Lab Reports

Lab reports may have varied criteria. Each experiment (and teacher) may require different sections to be included. Regardless of variations, however, the goal of lab reports remains the same: document your findings and communicate their significance.

A good lab report does more than present data; it demonstrates the writer’s comprehension of the concepts behind the data. Merely recording the expected and observed results is not sufficient; you should also identify how and why differences occurred, explain how they affected your experiment, and show your understanding of the principles the experiment was designed to examine.

Style, Format and Mechanics

  • Read the criteria carefully!
  • Laboratory reports are typed or written in ink.
  • Each section is clearly indicated with a heading.
  • Check for spelling and grammatical errors.
  • The laboratory report should reflect the objective qualities of the scientific process. Avoid using the more personal first person singular (“I”) or plural (“we”). The past perfect tense is preferred.

For example:
Preferred –  The results indicated that solution A had a higher concentration than solution B
Avoid – In this lab I learned that solution A had a higher concentration than solution B

Introduction (Purpose, Background, Hypothesis)
Review the criteria to determine is a full introduction is needed. Some reports only require purpose or hypothesis.

  • Purpose: The objective of the lab or experiment. A purpose should clearly state what the experiment is designed to test or demonstrate. The purpose is expressed clearly in only one or two sentences, including the main methods used to accomplish the purpose.
  • Background Information: The background section should include research that needed to do in order to understand the experiment. Students may want to use outside resources such as notes, textbooks, reference books, scientific publications, and other high-quality sources. The background information should be as straightforward, clear, and concise as possible.
  • Hypothesis: A hypothesis is an educated prediction about what is expected to happen in the experiment based on background information. The hypothesis should be able to be written in a format with the words: “If…then…because…” and it should include the independent and dependent variables. More about writing a hypothesis


Write a complete and accurate list of equipment and chemicals. Indicate how much of each material will be used in the experiment. Sketches or photographs of complex setups may also be included.


  • The procedure section includes the process of the experiment exactly as it was done in the laboratory.
  • The procedure is written out step-wise in the form of a numbered list.
  • It should include cleaning equipment, setting up equipment, taking measurements, and even cleaning up.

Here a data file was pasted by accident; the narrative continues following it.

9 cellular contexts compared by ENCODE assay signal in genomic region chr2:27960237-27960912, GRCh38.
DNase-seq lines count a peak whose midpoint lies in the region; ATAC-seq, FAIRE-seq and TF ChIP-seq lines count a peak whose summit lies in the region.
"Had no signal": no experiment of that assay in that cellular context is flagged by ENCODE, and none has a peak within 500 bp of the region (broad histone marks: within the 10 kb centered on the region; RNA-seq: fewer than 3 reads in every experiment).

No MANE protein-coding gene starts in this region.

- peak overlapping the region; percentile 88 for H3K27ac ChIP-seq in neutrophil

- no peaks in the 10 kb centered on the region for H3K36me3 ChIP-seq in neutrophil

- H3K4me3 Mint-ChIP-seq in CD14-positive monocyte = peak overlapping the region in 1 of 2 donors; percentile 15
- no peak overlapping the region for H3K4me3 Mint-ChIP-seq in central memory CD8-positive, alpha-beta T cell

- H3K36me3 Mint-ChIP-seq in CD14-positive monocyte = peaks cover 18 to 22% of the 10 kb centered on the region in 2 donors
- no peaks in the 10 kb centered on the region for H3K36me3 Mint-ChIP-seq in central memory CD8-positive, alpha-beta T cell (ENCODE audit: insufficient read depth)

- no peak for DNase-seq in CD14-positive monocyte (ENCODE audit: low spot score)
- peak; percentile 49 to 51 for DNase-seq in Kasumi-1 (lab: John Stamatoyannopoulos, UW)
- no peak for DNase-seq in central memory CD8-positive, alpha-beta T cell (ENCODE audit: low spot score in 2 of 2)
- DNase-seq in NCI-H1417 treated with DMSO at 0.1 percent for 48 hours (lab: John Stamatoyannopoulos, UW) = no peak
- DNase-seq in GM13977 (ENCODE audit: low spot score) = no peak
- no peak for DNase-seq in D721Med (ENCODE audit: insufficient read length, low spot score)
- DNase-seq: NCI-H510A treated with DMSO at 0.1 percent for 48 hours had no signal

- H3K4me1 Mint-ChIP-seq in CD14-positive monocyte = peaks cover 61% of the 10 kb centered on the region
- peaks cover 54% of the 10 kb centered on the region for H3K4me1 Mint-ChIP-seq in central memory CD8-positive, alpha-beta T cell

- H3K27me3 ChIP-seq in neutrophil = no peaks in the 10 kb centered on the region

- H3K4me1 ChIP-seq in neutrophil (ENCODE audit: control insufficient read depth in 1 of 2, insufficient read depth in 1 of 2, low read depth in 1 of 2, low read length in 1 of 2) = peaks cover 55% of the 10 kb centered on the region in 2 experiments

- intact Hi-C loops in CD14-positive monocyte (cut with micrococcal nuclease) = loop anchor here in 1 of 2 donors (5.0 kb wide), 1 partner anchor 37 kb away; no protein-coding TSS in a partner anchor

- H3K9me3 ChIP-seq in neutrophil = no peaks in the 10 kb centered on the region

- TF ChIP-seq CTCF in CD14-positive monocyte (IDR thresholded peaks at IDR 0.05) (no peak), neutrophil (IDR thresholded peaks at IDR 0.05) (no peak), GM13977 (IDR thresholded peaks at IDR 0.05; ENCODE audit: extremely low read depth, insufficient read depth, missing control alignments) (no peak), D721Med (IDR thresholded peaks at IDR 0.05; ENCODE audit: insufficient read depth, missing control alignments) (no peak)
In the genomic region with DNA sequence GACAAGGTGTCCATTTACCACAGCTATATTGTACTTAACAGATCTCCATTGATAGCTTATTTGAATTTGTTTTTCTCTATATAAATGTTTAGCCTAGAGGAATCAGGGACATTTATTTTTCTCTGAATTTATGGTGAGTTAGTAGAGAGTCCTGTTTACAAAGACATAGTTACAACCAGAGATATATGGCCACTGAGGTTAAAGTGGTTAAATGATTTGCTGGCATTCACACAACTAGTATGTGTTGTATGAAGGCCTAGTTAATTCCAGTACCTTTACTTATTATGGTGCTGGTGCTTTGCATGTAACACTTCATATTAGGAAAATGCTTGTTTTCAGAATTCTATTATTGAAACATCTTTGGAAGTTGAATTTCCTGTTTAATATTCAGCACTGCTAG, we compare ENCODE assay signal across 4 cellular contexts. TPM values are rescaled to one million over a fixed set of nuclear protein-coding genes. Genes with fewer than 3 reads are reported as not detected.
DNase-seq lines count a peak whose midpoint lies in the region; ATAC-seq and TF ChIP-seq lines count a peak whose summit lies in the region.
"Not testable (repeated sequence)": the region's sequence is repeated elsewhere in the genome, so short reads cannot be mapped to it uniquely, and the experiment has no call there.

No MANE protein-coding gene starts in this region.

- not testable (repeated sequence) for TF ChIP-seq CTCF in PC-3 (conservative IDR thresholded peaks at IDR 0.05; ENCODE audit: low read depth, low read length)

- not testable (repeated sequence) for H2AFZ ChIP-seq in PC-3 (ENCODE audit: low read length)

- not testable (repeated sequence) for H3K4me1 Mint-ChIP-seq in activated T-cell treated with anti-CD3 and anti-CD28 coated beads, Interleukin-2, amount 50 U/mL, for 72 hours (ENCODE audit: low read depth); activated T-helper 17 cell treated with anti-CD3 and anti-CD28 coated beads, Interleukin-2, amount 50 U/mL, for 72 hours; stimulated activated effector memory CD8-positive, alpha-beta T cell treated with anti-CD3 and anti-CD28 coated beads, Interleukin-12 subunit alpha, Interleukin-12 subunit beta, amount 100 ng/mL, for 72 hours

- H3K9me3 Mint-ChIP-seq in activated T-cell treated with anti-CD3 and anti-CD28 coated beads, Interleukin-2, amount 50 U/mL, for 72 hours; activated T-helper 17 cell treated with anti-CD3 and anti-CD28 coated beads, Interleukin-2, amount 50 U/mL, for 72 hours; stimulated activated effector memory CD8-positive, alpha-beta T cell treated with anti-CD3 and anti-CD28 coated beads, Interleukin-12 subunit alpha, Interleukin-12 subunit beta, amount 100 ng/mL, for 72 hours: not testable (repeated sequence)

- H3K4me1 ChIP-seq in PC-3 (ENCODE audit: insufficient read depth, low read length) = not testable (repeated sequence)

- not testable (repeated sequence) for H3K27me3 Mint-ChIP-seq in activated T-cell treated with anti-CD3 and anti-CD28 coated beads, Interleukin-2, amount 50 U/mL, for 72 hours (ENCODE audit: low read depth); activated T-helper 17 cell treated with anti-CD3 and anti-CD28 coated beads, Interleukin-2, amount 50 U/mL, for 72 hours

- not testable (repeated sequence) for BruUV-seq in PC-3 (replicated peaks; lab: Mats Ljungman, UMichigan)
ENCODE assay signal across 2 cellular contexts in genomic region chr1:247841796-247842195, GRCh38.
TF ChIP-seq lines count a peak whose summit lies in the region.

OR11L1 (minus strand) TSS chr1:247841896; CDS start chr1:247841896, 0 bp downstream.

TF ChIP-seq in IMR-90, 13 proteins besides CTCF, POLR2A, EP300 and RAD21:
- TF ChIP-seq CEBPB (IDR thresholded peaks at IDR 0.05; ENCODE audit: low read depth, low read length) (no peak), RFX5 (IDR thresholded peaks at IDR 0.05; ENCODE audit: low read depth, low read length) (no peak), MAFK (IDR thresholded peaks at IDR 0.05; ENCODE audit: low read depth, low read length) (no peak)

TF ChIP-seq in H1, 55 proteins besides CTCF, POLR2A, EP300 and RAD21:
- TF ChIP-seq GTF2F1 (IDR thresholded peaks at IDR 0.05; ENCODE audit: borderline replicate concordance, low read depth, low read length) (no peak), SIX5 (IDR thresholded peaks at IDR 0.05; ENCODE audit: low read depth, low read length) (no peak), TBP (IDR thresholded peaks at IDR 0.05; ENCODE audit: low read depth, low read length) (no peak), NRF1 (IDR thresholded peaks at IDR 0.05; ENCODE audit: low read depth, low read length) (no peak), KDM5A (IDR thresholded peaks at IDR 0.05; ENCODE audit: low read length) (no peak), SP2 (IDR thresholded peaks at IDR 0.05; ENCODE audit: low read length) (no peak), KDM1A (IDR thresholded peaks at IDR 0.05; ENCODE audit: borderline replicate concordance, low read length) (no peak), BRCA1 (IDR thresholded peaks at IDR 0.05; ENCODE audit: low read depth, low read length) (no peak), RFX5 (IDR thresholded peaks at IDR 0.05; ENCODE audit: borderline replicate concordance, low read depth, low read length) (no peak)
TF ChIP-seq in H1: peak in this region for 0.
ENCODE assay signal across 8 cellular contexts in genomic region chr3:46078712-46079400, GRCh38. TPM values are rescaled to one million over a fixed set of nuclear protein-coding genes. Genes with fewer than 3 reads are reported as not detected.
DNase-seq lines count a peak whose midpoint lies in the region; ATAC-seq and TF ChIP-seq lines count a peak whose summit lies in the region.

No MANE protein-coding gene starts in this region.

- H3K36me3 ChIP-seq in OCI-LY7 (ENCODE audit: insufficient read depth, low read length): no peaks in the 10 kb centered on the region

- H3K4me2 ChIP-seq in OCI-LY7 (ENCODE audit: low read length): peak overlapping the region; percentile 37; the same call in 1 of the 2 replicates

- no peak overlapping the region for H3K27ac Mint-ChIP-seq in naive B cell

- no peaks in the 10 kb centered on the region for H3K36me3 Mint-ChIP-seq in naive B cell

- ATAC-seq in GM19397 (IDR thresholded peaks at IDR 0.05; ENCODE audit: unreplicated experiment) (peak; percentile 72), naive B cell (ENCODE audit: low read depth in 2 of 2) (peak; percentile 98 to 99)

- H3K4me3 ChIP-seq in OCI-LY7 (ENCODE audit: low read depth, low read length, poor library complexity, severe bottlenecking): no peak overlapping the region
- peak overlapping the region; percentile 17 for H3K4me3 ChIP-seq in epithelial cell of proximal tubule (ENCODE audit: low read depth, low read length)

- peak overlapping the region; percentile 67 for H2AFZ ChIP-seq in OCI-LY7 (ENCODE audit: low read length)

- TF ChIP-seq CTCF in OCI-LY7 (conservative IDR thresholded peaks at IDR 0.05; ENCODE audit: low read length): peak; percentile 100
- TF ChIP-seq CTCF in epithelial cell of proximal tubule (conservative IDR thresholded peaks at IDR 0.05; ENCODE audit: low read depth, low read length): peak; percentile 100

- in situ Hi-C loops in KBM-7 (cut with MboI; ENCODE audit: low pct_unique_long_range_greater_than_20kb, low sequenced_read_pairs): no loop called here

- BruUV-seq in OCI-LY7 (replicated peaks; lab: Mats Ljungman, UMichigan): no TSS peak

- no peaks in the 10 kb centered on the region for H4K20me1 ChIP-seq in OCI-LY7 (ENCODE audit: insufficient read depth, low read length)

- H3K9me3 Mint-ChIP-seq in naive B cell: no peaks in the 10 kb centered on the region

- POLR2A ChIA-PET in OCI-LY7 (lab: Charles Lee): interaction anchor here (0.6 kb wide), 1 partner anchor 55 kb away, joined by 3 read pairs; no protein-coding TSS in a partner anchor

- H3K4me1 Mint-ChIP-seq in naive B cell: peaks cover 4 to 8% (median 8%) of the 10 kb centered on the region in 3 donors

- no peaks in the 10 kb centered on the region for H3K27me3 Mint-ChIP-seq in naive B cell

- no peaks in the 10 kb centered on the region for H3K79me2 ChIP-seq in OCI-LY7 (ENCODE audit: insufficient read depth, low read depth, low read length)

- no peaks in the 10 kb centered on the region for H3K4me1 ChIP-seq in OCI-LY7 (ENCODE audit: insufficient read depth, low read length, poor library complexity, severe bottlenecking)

• A good rule of thumb for writing complete but concise
    experimental procedures is to include enough information so that others who read the report would be able to duplicate the experiment at a later date.
  •  In some cases, you can simply direct the reader to a lab manual or standard procedure.


  • This section should include observations from the experiment.
  • Use tables, charts, and graphs whenever possible.
  • Photographs or drawings from your experiment may be added to supplement your data.
  • Organize narrative observations (information written using sentences) in a neat and orderly form.
  • Include observations such as color, shape, mass (weight), length, volume, temperature, and smell.
  • Data and results should be labeled clearly and include units.
  • You may be asked to show sample calculations in this section.


This section summarizes your purpose, explains the reasoning of your procedure and  provides a scientific explanation of your results. It requires thinking critically about the findings and examining the relationship of the results to other experiments.   Parts of the conclusion repeat other elements of your report.  This is OK.  A reader should be able to understand the entire experiment by reading only the conclusion.

  • Make a claim about the overall pattern or trend that answers the purpose of the lab.
  • Support the claim using appropriate vocabulary to demonstrate your understanding of the principles demonstrated in the lab
  • Include relevant background information to further support your claim.
  • Describe sources of error that may have affected your results. 
  • Provide possible extensions to your experimental design that could lend greater support to your claim or extend the application of the principles demonstrated. 


University of Toronto Lab Report Guide

How to write a lab report

Lab Report Guidelines

About Mrs. Dildy

I am a math and science teacher in the Saanich school district.
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